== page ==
Sunday, April 27, 2008
Roughly 12,500 Pacific Ocean animals representing almost 500 species reside here at the Aquarium. No matter what their differences in appearance or habitat, all of them rely on one very important ingredient in their daily lives: seawater.
Tuesday, April 22, 2008
In an odd paradox; when one visits the home of Skippy the Mudskipper one has to look underwater for snakes and above water for fish. Skippy and his mudskipper buddies are quite entertaining to watch so this week’s blog also includes a video of Skippy who acts more like a dog than a fish.
Friday, April 18, 2008
Everyday, the sharks at Shark Lagoon lay lots of eggs. This time, I am going to give y’all a break down of all the different kinds of eggs you can expect to see at Shark Lagoon.
Tuesday, April 15, 2008
Lorikeet Forest was closed for a few weeks, so as soon I could, I made sure to get right back in there to see our colorful little friends and admire an exhibit upgrade that includes some new landscaping, a little remodeling of the shaded area enclosure, and new fencing. It looks pretty spiffy! Watching the birds cavort around, as they interacted with our guests, brought me back to a few amusing moments that I’ve spent in this habitat.
Thursday, April 10, 2008
Just because you don’t have a handy sea lion around doesn’t mean that you can’t have fun training animals. Any critter can be trained as long as you know what makes it happy!
Friday, April 04, 2008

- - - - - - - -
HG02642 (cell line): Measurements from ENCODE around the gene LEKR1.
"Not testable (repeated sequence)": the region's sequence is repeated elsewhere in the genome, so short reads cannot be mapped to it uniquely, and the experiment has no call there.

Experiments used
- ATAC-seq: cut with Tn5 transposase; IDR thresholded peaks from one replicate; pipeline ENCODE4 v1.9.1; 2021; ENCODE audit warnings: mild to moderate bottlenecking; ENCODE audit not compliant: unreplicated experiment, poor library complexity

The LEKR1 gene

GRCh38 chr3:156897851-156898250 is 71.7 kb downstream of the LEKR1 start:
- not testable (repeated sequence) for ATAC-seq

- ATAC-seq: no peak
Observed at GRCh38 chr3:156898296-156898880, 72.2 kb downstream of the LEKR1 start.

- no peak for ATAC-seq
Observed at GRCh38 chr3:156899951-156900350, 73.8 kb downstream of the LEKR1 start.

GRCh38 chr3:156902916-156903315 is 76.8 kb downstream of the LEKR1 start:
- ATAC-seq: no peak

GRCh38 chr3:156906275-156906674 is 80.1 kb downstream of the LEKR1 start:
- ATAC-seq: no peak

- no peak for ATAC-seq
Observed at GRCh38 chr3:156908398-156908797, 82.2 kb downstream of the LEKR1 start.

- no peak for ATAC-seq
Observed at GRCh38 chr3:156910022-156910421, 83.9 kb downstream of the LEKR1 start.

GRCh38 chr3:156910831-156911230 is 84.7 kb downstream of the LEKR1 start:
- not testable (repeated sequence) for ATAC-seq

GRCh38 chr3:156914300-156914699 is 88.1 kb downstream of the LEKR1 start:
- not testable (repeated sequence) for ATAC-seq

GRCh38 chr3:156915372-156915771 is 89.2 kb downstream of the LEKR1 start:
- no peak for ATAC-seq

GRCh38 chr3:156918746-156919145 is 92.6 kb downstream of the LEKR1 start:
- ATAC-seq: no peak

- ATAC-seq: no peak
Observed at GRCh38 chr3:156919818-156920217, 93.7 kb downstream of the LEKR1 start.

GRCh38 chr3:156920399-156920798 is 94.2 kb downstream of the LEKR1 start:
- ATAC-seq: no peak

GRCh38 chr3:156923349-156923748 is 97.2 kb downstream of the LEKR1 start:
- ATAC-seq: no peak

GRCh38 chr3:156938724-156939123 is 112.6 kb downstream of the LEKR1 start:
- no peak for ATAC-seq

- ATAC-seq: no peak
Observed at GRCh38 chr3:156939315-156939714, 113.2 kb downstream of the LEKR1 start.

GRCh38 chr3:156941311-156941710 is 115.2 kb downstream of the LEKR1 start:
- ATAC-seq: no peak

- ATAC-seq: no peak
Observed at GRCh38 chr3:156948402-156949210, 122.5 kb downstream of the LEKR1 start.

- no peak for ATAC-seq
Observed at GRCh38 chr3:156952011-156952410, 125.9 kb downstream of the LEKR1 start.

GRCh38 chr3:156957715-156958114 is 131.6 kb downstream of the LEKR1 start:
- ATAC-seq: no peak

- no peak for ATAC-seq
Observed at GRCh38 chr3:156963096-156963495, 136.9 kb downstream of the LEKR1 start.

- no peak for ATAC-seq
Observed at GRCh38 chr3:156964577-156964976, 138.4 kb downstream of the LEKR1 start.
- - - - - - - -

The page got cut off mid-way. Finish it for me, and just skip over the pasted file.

Lots of colorful, vertically-compressed fish are swimming around Shark Lagoon, nibbling on the walls. The sharks can be touched but not these little fish. Trust me, you would not want to touch them anyway. They are called tangs and they live in Shark Lagoon because they are on a mission to control the algae.
Wednesday, March 26, 2008
“Calamari in my hand—-
Fancy name bestowed by man.
Kids will eat it with a bib—-
To a seal it’s just a squid.”
The story of Loligo opalescens—-aka Calamari or Market Squid
Monday, March 24, 2008
It’s been about a month since my last update on Harpo and Milo, our two youngest California sea lions. It’s my pleasure to report that this past Thursday, March 20, these two frisky pinnipeds joined the rest of our flippered family in the 211,000 gallon Seal and Sea Lion Habitat and now you can come and welcome them, too!
Saturday, March 22, 2008
Volunteers at the Aquarium of the Pacific learned a lot about sustainable seafood last week during one of our regular daily updates that provide us with all sorts of interesting information. Eating sustainable seafood is good for your health and the health of our planet.
Thursday, March 20, 2008
Water quality is very important to an aquatic animal. A sudden shift in water quality can make a fish or any aquatic animal very uncomfortable. This is where the process of acclimation comes in. All animals entering a new environment must be acclimated to ensure a successful transition.